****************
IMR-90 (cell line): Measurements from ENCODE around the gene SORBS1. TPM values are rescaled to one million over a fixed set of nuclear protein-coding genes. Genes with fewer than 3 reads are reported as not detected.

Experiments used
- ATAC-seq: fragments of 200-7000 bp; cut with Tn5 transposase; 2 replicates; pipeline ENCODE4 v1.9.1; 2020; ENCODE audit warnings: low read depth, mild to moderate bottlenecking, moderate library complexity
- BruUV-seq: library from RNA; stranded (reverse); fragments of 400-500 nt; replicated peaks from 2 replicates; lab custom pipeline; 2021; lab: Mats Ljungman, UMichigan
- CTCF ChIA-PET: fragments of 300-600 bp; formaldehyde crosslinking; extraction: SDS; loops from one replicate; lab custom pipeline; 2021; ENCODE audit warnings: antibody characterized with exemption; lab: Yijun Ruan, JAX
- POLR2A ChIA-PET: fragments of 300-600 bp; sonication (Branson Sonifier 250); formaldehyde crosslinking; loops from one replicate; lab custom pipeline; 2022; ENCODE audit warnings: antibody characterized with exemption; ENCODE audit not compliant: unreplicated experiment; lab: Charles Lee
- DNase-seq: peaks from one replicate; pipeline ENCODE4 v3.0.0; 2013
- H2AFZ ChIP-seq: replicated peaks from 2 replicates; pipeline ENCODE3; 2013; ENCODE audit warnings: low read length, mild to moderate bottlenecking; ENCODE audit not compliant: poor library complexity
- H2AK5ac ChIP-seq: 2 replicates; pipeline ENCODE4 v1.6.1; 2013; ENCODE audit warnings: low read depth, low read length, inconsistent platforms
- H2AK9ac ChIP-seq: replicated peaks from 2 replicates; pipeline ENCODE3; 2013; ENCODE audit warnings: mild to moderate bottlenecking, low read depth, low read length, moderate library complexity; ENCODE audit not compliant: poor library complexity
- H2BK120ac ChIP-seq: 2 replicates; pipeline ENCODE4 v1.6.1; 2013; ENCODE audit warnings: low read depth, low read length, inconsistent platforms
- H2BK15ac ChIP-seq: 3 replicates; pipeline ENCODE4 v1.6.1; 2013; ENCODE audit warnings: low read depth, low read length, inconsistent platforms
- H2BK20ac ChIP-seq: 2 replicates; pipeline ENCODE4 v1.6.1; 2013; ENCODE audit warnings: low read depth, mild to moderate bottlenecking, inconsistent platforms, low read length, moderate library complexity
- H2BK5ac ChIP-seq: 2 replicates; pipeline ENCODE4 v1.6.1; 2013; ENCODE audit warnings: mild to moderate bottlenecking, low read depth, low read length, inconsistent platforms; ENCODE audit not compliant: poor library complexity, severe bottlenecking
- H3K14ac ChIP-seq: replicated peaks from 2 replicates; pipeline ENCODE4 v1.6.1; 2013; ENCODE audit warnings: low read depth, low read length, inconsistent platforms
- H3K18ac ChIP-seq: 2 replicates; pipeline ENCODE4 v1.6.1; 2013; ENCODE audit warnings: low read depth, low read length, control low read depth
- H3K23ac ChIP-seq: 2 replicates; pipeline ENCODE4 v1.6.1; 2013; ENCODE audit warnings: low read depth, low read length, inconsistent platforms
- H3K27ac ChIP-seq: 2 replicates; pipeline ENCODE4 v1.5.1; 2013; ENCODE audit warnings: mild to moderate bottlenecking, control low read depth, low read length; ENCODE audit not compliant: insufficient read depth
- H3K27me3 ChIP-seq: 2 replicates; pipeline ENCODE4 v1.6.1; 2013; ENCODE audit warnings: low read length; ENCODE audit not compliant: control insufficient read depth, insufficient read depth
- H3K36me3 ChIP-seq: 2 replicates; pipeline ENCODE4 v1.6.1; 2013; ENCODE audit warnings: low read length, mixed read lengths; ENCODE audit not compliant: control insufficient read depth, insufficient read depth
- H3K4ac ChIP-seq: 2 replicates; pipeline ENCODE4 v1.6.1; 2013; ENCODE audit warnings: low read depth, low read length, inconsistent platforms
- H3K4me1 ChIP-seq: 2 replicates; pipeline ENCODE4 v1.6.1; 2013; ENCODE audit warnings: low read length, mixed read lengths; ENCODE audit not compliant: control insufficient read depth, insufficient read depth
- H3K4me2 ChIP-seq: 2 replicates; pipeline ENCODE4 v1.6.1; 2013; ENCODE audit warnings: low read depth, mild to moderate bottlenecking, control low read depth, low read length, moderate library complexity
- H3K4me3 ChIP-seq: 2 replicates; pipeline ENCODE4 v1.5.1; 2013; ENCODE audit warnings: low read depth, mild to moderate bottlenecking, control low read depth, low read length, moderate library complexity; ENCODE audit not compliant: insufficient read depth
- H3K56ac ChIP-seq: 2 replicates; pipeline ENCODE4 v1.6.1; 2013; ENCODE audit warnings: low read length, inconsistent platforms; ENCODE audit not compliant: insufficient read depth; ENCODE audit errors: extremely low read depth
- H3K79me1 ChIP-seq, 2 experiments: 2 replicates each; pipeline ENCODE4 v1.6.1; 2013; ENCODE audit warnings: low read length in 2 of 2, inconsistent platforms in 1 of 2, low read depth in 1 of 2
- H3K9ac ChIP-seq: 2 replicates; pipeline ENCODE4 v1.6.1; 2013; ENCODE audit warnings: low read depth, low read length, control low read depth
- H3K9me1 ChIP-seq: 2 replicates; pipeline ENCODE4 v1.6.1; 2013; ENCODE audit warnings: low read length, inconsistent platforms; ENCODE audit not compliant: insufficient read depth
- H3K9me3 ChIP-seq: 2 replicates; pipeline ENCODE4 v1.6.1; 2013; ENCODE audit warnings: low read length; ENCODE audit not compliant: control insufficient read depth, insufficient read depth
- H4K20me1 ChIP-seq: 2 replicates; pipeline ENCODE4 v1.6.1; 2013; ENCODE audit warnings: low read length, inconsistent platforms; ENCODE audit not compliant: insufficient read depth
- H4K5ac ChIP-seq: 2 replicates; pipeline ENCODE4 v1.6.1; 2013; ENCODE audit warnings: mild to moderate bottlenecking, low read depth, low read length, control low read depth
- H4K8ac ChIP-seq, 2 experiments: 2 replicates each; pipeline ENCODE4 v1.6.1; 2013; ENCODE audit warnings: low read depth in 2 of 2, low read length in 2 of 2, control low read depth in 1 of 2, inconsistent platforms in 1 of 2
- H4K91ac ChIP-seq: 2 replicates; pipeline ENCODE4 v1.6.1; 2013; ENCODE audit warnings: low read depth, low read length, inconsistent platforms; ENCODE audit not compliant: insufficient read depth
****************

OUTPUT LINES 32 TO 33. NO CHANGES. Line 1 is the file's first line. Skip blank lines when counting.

- H4K8ac ChIP-seq, 2 experiments: 2 replicates each; pipeline ENCODE4 v1.6.1; 2013; ENCODE audit warnings: low read depth in 2 of 2, low read length in 2 of 2, control low read depth in 1 of 2, inconsistent platforms in 1 of 2
- H4K91ac ChIP-seq: 2 replicates; pipeline ENCODE4 v1.6.1; 2013; ENCODE audit warnings: low read depth, low read length, inconsistent platforms; ENCODE audit not compliant: insufficient read depth